People in Toronto are dangerously dumping snow in bike lanes
Residents of Toronto awoke to a snow-blanketed city this morning, resulting in some rocky conditions for anyone travelling through the city by foot, bike or car.
Environment Canada even issued a weather advisory for Toronto early Wednesday, warning that travel could be hazardous for several hours thanks to rapidly accumulating snow, slippery conditions and reduced visibility.
Roughly two to five centimetres of snow was expected to fall, and now it seems at least some of that snow has landed — or been pushed — into the city's bike lanes.
Each year, when the winter season begins, hardcore cyclists do their best to continue biking despite the conditions, though that's often made difficult by the city's tendency to take their time clearing bike lanes.
Not to mention the fact that the majority of downtown Toronto sidewalks do not get plowed by city crews at all and are instead left to be cleared by business owners and individuals who sometimes don't know where to dispose of the snow, and it often ends up being dumped onto bike lanes as a result.
This morning, for example, one Toronto resident posted a video on Twitter of two people shovelling snow off a sidewalk and dumping it in the nearby bike lane.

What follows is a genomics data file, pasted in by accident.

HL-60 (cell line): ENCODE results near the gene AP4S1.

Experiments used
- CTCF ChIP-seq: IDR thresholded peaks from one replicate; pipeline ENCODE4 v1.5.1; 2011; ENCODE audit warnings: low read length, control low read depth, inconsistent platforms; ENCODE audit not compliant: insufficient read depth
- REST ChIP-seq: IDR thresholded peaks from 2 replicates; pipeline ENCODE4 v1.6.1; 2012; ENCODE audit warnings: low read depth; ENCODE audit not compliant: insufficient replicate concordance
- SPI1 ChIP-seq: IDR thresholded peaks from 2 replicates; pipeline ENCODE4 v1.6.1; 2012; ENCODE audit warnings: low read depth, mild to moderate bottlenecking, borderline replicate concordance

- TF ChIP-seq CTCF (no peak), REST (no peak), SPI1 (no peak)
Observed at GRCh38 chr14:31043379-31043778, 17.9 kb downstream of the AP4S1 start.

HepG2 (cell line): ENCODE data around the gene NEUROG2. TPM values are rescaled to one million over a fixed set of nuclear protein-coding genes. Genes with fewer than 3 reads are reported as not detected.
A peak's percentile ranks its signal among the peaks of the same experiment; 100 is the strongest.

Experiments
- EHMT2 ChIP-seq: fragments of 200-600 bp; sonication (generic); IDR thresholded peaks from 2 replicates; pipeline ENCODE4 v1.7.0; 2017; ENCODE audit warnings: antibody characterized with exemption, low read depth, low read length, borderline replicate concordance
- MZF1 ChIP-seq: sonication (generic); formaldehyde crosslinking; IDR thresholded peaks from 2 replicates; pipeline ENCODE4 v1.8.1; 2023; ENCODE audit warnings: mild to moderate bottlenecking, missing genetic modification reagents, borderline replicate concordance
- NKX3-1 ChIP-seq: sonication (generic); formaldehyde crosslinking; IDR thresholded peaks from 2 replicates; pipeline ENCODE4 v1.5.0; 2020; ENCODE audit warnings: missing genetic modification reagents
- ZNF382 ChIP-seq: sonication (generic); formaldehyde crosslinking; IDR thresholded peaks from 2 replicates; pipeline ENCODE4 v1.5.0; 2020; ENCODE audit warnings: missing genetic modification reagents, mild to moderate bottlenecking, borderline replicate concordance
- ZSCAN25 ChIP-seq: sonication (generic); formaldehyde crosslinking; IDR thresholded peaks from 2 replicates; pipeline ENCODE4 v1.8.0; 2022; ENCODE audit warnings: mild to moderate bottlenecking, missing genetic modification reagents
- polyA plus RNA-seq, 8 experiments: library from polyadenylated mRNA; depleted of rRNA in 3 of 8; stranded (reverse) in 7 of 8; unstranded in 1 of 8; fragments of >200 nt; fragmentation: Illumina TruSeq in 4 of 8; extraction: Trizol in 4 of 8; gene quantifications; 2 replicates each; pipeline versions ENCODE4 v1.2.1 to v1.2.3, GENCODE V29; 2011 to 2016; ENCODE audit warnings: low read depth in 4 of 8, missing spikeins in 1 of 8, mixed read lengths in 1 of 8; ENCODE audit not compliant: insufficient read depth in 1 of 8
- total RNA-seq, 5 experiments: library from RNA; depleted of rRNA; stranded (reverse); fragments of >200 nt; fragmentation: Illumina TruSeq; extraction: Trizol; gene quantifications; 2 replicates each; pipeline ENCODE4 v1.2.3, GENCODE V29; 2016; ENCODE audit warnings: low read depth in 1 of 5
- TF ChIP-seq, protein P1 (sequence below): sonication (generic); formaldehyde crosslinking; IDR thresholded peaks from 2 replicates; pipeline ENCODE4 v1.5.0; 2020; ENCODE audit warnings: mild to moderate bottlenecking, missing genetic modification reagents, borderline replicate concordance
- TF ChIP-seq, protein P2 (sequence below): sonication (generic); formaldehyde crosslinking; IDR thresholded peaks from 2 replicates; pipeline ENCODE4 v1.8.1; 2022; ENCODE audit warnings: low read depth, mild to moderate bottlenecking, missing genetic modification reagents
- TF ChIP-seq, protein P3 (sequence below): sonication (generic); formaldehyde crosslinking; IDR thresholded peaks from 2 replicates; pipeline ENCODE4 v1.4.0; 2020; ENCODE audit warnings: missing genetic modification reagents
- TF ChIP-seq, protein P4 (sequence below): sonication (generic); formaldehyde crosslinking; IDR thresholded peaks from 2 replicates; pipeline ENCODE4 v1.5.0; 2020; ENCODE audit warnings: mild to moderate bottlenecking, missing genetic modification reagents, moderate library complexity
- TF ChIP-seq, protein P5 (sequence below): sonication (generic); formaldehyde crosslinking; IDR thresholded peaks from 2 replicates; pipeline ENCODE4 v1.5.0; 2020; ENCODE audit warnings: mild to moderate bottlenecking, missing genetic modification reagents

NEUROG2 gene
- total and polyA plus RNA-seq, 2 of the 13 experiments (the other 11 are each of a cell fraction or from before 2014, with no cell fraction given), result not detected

"@311Toronto shoveling snow into the bike lane is wrong, right?" wrote the Twitter user. "That's what's happening at 120 Bloor St E."
Fortunately, 311 Toronto promptly responded saying the incident had been reported to Right of Way for bylaw enforcement.
And according to city spokesperson Eric Holmes, dumping snow in a bike lane is actually illegal.
"It is dangerous and illegal to push snow and ice onto roads or into bikeways," said Holmes.
And yet, it happens every year.
On the bright side, the city is currently working on an improved snow clearing plan that will see more downtown streets and bike lanes properly plowed by city crews instead of individuals — something that will hopefully help prevent people from dangerously pushing the frozen white stuff into bike lanes and putting cyclists in harm's way.
But until the improvements have been implemented, anyone that witnesses piles of snow being dumped into the lane where cyclists travel should report it.
"Anyone who witnesses a resident, business owner or contractor pushing snow onto the road or into a bikeway can contact 311 and request a bylaw officer be dispatched," said Holmes, "just as the resident in the tweet has done."
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